“A dire situation:” Animal shelter over capacity as owners can no longer afford pets

“A dire situation:” Animal shelter over capacity as owners can no longer afford pets
Published: Dec. 7, 2022 at 5:38 PM EST
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PENDER COUNTY, N.C. (WECT) - More than 100 animals up for adoption in Pender County are anxiously waiting for a forever home. In the meantime, they are staying at the overcrowded Pender County Animal Shelter.

Shelter Manager Jewell Horton says the shelter has seen an influx of animals being brought in due to economic impacts and owners being unable to afford to take care of their pets. This means the shelter now has more dogs and cats than it does cages.

“Being a municipal shelter we’re open admission, which means we don’t get to turn away what our citizens bring to us,” Horton said. “Only having, you know, 50 dog cages and 50 cat cages and not being able to tell people no, it does create a dire situation.”

Pender County is not alone as the impacts of inflation have hit pet owners hard. This has created a crisis at animal shelters because of capacity limits.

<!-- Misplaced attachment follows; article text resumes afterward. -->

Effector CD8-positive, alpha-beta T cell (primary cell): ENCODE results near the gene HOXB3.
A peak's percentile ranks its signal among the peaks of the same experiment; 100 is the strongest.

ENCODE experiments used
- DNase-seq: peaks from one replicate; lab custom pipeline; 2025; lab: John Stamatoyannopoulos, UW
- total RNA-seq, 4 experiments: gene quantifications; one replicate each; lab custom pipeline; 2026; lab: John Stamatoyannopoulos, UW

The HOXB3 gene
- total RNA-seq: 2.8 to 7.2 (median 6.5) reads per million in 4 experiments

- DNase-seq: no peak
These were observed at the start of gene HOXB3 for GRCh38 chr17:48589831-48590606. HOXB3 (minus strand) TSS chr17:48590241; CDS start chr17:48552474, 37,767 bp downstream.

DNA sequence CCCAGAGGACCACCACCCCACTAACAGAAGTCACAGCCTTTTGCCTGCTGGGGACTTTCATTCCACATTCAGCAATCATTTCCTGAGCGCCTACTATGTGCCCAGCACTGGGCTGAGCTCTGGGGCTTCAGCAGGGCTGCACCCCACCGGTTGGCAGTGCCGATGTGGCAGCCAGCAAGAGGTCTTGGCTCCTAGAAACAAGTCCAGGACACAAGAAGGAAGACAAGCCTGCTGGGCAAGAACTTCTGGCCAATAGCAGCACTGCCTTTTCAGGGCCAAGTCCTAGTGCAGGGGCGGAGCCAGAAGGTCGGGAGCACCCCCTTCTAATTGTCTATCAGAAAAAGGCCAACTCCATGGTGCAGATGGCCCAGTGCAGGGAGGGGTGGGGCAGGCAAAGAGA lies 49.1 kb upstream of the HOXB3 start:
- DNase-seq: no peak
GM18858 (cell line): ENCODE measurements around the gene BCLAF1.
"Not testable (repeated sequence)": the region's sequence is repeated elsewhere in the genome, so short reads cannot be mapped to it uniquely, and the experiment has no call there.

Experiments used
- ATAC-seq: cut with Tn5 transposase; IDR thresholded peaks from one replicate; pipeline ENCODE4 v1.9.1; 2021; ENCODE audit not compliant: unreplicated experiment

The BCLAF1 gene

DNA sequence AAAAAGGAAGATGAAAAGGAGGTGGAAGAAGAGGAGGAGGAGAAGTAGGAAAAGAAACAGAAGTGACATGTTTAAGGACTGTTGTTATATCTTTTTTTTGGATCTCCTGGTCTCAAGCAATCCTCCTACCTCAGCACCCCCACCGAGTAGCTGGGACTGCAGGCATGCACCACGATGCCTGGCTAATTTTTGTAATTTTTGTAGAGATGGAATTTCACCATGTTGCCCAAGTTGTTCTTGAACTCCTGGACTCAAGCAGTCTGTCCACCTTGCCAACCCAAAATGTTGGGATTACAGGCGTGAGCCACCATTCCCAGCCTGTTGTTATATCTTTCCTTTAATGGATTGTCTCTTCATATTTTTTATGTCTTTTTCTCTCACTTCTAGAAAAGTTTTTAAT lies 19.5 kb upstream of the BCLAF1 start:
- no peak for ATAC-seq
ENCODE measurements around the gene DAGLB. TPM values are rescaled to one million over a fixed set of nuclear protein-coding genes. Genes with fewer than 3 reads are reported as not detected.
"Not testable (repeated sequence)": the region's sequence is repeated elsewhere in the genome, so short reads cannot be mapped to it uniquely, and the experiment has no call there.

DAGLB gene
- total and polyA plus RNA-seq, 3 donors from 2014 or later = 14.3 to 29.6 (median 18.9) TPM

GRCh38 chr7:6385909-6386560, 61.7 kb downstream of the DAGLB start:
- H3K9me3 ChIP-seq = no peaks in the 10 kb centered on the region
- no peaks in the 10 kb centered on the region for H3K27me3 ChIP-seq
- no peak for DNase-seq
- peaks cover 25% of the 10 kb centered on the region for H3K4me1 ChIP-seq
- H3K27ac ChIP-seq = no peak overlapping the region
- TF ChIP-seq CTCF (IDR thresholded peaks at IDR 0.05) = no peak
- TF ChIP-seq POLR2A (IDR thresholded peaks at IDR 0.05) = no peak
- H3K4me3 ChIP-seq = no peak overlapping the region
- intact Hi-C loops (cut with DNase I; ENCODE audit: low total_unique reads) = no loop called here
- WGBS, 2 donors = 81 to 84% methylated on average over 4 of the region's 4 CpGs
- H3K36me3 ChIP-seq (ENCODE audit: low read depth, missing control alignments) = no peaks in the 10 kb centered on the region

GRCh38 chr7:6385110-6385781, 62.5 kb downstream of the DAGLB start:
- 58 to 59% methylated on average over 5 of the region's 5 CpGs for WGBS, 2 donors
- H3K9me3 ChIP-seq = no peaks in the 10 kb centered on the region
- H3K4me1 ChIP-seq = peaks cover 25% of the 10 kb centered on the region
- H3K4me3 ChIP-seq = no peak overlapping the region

“Last week we accepted 31 cats just from one individual because she had lost her home and had, you know, found herself living with her cats in a less-than-ideal situation,” Horton said. “We were already over capacity with cats anyway and then when you bring in an additional 31, that really tips the scales to a critical point for us.”

Rosey Milazzo with Rosey’s Rescue in Pender County says the pets are feeling the pressure, too.

“Unfortunately we’re not doing any adoptions lately, so we haven’t been able to help them get any dogs,” Milazzo said. “This past year has been really hard. We have one dog that’s been there for 14 months.”

Horton says if you are looking to bring home a pet for the holidays, make sure you are aware of the cost and responsibility and make sure you have the necessary resources and funds available.

“We don’t want people to come here and buy a Christmas present pet,” said Horton. “We want you to come get an animal because you’re prepared to take on that emotional and financial obligation.”

It has been years since the Pender County shelter had to euthanize animals because of space. Horton hopes the situation will not get to that point.

There are laws and statutes that we have to follow for space requirements,” Horton said. “And so there is a critical tipping point that if we can’t follow those guidelines, that euthanasia for space could be a problem and that’s not somewhere we want to be.”

If you are looking to adopt a pet from the Pender County Animal Shelter, you can visit the shelter’s website.